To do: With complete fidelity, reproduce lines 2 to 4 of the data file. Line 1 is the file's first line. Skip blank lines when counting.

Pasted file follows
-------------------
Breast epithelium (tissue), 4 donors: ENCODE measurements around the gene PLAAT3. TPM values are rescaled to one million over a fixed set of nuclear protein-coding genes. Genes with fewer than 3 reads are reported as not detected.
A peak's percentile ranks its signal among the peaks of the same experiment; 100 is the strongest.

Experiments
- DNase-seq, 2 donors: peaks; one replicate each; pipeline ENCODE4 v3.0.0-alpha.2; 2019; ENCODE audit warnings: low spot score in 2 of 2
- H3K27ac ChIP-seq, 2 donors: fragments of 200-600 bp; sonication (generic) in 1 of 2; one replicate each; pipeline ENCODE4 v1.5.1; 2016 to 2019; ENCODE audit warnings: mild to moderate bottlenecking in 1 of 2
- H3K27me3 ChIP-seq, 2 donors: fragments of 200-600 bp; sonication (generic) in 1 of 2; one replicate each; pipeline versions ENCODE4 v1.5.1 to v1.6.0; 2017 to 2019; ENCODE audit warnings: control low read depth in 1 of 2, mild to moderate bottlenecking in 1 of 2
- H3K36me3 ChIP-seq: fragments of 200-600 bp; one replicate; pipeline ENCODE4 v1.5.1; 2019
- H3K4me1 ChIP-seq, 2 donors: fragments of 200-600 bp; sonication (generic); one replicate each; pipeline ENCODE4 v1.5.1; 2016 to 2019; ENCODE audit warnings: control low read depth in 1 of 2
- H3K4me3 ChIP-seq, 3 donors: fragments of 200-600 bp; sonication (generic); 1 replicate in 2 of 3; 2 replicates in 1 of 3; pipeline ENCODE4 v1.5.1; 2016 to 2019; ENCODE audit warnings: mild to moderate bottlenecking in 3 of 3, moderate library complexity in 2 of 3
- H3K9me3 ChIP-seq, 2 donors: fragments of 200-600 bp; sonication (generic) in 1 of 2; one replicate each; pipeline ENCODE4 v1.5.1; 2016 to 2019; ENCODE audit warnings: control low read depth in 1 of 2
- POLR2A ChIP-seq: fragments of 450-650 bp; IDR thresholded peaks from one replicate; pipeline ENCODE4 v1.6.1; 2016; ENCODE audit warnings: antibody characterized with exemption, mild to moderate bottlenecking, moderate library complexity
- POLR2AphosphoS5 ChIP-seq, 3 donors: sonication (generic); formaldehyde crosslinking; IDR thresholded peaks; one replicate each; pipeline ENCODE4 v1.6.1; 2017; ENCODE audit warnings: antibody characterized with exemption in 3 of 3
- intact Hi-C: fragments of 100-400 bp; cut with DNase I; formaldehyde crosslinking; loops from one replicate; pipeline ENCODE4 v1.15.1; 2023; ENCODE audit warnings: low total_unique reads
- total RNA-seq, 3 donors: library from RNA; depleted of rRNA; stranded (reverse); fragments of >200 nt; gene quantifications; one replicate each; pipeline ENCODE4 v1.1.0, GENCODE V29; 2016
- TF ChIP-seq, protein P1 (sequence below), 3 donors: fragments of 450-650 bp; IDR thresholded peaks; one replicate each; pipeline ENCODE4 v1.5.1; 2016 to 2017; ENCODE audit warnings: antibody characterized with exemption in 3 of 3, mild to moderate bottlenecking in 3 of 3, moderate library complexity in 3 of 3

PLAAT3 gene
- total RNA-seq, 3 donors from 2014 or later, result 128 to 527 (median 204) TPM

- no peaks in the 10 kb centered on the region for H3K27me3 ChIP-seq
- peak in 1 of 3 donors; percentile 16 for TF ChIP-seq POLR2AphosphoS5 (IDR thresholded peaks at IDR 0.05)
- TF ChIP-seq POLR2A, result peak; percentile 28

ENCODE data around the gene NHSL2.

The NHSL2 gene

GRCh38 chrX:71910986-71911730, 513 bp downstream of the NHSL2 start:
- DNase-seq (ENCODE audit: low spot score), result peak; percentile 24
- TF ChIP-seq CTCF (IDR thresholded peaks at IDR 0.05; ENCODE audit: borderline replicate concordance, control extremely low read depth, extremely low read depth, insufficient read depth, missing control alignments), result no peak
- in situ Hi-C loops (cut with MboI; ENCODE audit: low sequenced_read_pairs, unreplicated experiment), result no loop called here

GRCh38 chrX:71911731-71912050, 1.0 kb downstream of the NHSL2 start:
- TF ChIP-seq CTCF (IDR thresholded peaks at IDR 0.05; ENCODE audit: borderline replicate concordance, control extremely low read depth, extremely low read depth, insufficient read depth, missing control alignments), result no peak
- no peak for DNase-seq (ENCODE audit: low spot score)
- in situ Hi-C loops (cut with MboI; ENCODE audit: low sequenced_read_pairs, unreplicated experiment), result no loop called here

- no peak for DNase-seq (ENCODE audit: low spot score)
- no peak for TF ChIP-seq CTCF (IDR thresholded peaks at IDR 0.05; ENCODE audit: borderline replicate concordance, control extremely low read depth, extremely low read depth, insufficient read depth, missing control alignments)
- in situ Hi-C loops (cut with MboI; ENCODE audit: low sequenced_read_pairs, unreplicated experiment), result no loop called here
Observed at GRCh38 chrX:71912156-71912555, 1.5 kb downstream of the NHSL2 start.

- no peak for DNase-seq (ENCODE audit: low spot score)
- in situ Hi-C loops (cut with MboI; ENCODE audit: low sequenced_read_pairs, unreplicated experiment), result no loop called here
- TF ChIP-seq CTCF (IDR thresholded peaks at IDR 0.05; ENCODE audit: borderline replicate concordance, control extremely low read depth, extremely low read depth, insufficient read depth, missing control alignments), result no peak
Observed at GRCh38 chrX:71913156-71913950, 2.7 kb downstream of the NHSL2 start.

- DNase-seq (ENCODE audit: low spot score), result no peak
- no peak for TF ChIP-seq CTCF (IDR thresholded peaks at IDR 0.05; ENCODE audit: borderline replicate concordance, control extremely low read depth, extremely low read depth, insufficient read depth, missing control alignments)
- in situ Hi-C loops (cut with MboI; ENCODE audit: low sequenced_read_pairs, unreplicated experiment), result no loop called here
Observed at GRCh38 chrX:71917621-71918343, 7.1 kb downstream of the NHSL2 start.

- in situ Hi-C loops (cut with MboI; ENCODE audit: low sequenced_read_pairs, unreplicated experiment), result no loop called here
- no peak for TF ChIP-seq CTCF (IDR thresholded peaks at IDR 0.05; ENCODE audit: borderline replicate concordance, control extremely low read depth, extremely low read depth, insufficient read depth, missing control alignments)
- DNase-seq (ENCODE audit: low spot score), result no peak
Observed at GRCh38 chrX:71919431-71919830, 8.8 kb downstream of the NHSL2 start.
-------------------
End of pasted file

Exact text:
A peak's percentile ranks its signal among the peaks of the same experiment; 100 is the strongest.

Experiments
- DNase-seq, 2 donors: peaks; one replicate each; pipeline ENCODE4 v3.0.0-alpha.2; 2019; ENCODE audit warnings: low spot score in 2 of 2